speaking the language

Jul 30th, 2000, 08:50 AM
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speaking the language

Hi everyone. We will be traveling in Italy for a few weeks in Sept. We speak very little Italian. Will this be a big problem? Any and all tips on dress, things not to miss, in Rome, Tuscany, and Venice will be greatly appreciated. Thank you.
Jul 30th, 2000, 09:10 AM
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Hi Tom,

If you'll be in cities or other places frequented by tourists you'll find that most people speak enough English for tourists. In the tourist office there will be at least one person who speaks English. If you find yourself in a town where no one speaks English (as I did in Gubbio several years ago) you can get buy with sign language and common sense. If you walk into a restaurant the staff will assume you either want the toilet or a table. In a hotel it's assumed you want a room. As soon as the locals figure out you don't speak Italian they'll show you the hotel room selection chart showing room with bath/toilet or without and the price list. If you'll be in out-of-the-way places take a phrase book with you so you'll have the hotel/restaurant/tourist words handy and can point to them in the book if you can't prounce them.

In Prague (where I found almost no one speaking English and I know only a few German words) I wrote down a few words in the back of my notebook (please, thank you, etc.). I would try to prounce them but also pointed to the written word since I found Czech so very difficult to prounce...I didn't want to say the wrong thing and insult anyone. When I found a menu written in several languages I copied the entries I needed into my notebook. I was always in need of more milk for my coffee (all that was given with a cup of strong coffee was a very small creamer) so when I found the word for milk I wrote it down and then pointed to the word and smiled and tried to say the word for please.

These are just a couple of pointers... hope they help. Have a great time in Italy.
Jul 30th, 2000, 11:38 AM
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No problem. Skip Rome this year. Too crowded.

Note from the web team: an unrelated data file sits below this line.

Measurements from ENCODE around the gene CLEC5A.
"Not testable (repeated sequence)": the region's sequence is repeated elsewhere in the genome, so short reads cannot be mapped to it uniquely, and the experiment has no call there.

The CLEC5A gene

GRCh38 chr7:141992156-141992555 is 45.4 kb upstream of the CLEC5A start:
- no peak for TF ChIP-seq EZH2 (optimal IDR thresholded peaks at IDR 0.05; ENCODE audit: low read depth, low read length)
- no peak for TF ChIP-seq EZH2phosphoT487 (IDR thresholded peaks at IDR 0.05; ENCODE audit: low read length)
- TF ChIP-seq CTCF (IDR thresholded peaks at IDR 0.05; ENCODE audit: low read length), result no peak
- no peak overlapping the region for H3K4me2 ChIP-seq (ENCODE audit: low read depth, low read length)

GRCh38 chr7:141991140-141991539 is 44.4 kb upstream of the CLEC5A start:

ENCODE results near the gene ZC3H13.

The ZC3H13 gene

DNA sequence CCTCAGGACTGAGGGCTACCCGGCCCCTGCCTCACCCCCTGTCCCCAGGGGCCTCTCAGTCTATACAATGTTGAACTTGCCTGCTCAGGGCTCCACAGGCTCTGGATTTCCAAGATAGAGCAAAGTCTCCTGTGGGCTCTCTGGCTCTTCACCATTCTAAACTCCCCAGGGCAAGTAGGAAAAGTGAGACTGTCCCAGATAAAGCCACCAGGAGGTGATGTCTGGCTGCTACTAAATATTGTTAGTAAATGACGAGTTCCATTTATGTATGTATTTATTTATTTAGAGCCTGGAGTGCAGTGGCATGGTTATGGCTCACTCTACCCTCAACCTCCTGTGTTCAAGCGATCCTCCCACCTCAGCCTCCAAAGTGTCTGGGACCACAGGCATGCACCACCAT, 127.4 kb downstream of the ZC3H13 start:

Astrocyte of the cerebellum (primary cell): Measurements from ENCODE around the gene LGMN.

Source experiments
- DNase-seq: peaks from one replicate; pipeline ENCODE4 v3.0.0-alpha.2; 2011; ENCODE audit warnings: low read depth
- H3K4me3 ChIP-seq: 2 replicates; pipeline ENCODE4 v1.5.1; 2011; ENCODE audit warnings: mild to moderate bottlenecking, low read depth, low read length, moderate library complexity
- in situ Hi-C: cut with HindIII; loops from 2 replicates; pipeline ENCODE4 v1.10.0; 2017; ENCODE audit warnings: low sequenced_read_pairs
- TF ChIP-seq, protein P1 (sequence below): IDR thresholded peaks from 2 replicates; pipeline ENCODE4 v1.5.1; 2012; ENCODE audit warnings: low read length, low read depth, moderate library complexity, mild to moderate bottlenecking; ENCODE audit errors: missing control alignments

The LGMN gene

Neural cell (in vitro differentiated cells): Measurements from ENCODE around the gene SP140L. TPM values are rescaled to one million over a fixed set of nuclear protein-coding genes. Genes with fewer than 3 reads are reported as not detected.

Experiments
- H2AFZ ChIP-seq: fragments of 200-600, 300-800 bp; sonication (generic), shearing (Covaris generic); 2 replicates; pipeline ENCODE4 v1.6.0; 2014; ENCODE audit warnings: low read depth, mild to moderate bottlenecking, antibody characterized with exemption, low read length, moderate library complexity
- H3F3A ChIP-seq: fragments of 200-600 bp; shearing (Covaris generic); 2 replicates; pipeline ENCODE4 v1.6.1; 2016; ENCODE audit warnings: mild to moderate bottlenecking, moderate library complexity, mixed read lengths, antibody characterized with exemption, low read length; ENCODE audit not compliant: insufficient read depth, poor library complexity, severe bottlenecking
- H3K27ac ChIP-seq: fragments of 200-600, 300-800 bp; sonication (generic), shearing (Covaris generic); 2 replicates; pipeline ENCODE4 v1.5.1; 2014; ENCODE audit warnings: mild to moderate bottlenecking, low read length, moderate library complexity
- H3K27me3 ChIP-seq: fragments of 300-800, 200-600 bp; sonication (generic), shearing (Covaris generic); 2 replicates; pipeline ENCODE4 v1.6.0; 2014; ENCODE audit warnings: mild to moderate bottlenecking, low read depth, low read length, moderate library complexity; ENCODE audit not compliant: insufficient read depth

Jul 30th, 2000, 11:58 AM
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First, Rome appears to be handling the Jubilee year with no difficulties, so don't let the early forecasts of crowds deter you. All reports since the beginning of the year continue to show no problems.

As Adrienne suggests visiting with no or only a little Italian is for the most part not a big problem. If you pick up a phrase book and pocket dictionary, though, you'll have even less trouble, enjoy the trip more, and make a few friends along the way. At least you will if you spend some time with the books earlier than just on the flight to Italy!

You'll find much material in answer to your other questions at www.twenj.com ... both under the Rome heading and the Trip Tips heading.

Jul 30th, 2000, 03:08 PM
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My wife and I spent 2 1/2 weeks in Italy last fall . We were in the cities and some very rural areas and found the language problem did not exist. Try to learn what you can because they really appreciate someone who attempts their language. But you'll have no problem ommunicating in English 99% of the time.
Jul 30th, 2000, 04:39 PM
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I'll second Adrienne on language issues, and Ed on Rome.

I've found that learning to say 'hello,' 'goodbye', 'please,' 'thank you,' and 'how much does this cost?' plus having a good phrase book will help me get by in most situations. The Rough Guide has a good Italian phrase book, with a nice section on language basics.

We were in Rome mid-July, and it was neither as crowded nor as hot as we had been led to believe it would be. There were only about 20 people in line for the Vatican Collections at 11am. We never had a problem getting a seat at a restaurant, and had no trouble booking a nice hotel room one month in advance. Don't get me wrong, though - the Trevi Fountain & the Spanish Steps were still mobbed.

Have a great trip!

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